I personally like the idea that a photographer, when given freedom, can breathe new life to an object by highlighting some aspects that his maker, all absorbed in its creation for several days or weeks in a row, may have overlooked.

Vase by Anu Penttinen

What Sussie always discuss with the artist though, is the purpose of the photo shoot and the intended use of the pictures. Is it for a magazine, for a competition, for a website? That information can be paramount to choosing the background and lighting of the photo. In the picture above, the focus is on the object itself. White background, minimum shadows: the work stands out naturally.

Luna Lights

In this photo of Luna Lights, Sussie has added a natural background and blurred flowers to put the object in a possible context like a subtle “suggested presentation”…

Ceramic by Sue Binn

Even with a neutral background, what I enjoy with Sussie’s photos is that she always tries to add something lively, her personal touch. In this photo, the background is white but Sussie has created an interesting composition.

Jewellery by Katy Hackney

In this shot, the necklace is put into movement. The piece of jewellery is not worn but nonetheless it seems alive…

Ceramic by John Masterton

Ceramic by Sarah Scampton

Silver work by Abigail Brown

The particularity of photographing Applied Art objects is that the photographer has to capture the beauty of the objects in 3D with its texture, shape, material, etc and to translate it into a 2D image. I have experienced myself how easy it is to lose all this richness with a poor picture. This is exactly where the professional photographer makes the difference: Sussie works with a Nikon D800 and various expensive lenses she cherishes. She tries to use natural light as often as possible but knows how to play with flashes and reflectors to enhance the beauty of the objects. She makes digital photos but avoids at any price to Photoshop them. The images above are striking examples of her technique: the reflection of the red bowl on the shiny surface magnifies the beautiful glossy surface of the ceramic, whereas the delicate and intriguing texture of the ceramic vase is rendered with a subtle game of lights. Abigail Brown’s beautiful silverwork was a tough one to handle according to Sussie: too much light and the striking edges would disappear, flattening the work. Too little or wrong directed, and the 3D complexity of the vessel would never be rendered.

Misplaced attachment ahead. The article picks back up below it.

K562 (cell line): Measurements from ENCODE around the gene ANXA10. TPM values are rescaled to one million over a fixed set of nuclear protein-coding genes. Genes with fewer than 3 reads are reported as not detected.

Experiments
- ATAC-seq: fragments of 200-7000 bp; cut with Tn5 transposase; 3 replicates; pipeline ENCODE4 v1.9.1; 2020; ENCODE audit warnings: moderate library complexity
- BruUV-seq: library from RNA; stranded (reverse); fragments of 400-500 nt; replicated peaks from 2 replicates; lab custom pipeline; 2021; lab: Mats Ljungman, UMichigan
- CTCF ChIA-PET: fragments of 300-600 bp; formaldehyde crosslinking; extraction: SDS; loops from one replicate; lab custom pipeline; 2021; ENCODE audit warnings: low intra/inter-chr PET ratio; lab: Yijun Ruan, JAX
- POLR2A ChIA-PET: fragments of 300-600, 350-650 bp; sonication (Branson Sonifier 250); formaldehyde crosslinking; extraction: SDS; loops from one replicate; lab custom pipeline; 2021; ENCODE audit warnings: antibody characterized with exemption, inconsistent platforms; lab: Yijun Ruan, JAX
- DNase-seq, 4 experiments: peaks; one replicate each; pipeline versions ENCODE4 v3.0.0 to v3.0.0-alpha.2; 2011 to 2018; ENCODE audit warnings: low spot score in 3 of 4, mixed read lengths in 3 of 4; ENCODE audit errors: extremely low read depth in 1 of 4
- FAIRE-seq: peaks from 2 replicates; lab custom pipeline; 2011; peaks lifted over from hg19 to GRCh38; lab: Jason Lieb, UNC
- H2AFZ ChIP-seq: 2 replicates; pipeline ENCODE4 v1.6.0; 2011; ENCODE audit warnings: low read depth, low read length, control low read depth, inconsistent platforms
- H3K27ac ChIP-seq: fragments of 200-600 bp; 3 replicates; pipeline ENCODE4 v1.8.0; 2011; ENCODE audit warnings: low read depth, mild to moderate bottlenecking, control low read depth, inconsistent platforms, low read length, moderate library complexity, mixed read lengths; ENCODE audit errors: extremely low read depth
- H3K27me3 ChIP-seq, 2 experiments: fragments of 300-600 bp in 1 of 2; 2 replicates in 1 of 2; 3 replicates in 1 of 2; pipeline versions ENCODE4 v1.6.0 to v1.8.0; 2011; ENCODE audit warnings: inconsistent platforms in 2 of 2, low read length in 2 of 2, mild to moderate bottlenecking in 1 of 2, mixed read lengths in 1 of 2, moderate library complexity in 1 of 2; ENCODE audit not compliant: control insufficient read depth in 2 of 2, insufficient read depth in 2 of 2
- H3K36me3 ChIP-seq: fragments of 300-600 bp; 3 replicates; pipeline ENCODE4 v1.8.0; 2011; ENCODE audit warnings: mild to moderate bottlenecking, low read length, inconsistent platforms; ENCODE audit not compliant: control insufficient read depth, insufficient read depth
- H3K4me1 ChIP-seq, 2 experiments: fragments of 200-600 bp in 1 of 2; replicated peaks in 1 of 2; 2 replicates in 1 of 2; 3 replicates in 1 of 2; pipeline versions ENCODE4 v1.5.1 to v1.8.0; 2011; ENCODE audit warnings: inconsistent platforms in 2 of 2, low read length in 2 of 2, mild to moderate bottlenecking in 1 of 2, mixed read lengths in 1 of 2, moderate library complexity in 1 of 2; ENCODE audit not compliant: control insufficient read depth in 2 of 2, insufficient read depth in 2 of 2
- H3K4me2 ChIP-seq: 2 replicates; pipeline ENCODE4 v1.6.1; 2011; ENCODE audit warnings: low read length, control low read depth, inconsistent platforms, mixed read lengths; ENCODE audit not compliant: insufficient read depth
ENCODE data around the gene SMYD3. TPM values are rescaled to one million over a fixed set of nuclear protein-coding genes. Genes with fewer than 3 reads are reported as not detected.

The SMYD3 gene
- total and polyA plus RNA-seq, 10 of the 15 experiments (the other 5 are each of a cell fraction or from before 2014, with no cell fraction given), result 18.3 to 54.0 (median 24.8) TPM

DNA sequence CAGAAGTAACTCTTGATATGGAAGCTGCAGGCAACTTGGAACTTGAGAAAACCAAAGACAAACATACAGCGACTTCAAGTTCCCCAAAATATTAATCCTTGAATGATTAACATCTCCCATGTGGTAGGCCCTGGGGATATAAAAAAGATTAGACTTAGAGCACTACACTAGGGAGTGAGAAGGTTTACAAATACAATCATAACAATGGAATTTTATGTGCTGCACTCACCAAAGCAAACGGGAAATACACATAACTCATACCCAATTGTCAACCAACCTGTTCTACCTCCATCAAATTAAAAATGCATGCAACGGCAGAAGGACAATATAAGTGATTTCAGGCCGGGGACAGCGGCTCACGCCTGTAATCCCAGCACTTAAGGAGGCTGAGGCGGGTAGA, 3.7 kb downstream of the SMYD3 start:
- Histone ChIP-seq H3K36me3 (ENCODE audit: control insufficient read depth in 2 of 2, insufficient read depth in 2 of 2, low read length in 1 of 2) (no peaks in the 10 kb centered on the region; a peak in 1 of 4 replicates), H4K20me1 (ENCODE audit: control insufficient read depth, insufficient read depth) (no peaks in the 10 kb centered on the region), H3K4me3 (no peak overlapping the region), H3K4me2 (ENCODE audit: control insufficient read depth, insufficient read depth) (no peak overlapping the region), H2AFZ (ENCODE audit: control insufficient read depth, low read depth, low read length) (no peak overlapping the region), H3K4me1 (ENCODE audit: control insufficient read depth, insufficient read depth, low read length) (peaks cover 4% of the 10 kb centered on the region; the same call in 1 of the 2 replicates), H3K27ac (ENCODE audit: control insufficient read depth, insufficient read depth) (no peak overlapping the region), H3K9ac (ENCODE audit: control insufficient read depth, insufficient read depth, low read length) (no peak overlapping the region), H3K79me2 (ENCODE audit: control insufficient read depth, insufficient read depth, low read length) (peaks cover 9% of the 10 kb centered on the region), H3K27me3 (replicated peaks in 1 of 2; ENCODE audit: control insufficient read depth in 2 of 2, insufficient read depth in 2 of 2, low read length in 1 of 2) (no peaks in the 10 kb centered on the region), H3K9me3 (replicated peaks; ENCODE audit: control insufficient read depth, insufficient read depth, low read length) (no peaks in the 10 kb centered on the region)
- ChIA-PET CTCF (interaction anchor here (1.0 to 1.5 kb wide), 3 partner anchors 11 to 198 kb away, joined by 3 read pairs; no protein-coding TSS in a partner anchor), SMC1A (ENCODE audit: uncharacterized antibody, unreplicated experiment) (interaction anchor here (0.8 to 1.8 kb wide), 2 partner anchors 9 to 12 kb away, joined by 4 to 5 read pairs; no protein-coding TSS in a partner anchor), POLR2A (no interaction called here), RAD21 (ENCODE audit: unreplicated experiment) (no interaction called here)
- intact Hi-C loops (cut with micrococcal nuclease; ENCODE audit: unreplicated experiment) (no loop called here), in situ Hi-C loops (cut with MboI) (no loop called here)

When I candidly asked Sussie whether she didn’t find photographing objects a little boring, she was surprised I could even ask: she genuinely loves it, privately teaches how to photograph Applied Art objects and has written a book about it that I recommend: “Photograph your Own Art and Craft” (A & C Black Publishers Ltd - 15 Nov 2011).

Sussie’s book cover

Shan Valla bottle milk

I would like to conclude this portrait with this picture of a bottle of milk by Shan Valla. For me it encapsulates Sussie’s spirit: an impression of authentic simplicity, a genuine love for objects and a striking technique. Since Sussie photographed my work, I have found myself much more confident to show it around and I am grateful to her for that…

Sussie Alhburg’s  website